Monday, 22 July 2013

Re: autopkgtests that fail on stderr output

Martin,

Thanks for doing this - it'll be much easier for me to write and debug
my tests now.

On Mon, Jul 22, 2013 at 08:27:17AM +0200, Martin Pitt wrote:
> It's a bit unfortunate that Python's unittest defaults to outputting
> the test progress to stderr (i. e. something which is not an error at
> all).

I strongly disagree. stderr is not just for errors; it is for
diagnostics as well. There is plenty of precedent for this. Even "set
-x" does it. It's quite clear why: writing diagnostics/debugging to
stdout would screw up pipelines, thus changing the behaviour you're
trying to observe.

So it is *perfectly reasonable* for CLI interfaces to write diagnostics
to stderr that are not errors, and then return an exit status of zero if
there was no error. This is not a bug, nor is it unfortunate. The exit
status tells you whether a command succeeded or failed, not the presence
of stderr output. This is the way Unix is supposed to work.

Further, it is *even more reasonable* to do this when you've enabled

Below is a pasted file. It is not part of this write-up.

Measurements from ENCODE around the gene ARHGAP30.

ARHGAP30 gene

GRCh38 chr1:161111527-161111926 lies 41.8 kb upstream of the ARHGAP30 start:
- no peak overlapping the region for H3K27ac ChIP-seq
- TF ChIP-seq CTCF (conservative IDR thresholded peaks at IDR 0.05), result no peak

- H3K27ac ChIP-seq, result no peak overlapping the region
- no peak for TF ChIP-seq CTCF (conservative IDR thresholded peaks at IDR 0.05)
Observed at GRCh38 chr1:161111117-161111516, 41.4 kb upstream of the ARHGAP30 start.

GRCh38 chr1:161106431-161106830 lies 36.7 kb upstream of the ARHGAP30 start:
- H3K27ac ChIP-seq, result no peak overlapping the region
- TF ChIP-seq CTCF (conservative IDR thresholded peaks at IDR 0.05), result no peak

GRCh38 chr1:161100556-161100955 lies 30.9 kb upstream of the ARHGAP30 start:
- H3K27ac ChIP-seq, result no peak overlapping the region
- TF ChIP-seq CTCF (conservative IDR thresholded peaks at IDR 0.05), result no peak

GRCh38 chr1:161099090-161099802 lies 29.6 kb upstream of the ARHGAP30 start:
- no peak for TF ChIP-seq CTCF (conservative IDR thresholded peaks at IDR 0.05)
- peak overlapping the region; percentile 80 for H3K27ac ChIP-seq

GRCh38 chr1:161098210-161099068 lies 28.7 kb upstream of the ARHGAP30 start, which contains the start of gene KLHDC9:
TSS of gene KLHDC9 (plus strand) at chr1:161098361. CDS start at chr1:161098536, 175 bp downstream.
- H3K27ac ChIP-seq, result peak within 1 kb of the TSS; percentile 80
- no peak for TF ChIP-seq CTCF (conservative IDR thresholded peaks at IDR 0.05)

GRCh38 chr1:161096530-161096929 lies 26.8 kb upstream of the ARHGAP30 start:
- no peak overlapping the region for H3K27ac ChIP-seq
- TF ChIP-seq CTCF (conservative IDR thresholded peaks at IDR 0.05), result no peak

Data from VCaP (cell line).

some kind of debugging flag (-d, -vvv, or whatever). And we should be
able to do this easily in tests, because if our tests aren't working as
expected, we need to debug them and get that stderr output right to the
developer, bypassing any output to pipelines.

We can redirect everything about of course, but it's a pain to do so,
and you risk changing the thing you're trying to debug.

If it has been useful to catch programs generating warning output to
stderr when they previously did not, then perhaps these programs should
take an option or environment variable setting to turn all warnings into
errors?

But anyway, for this reason I *really* appreciate the new allow-stderr
option. Thank you!

Robie

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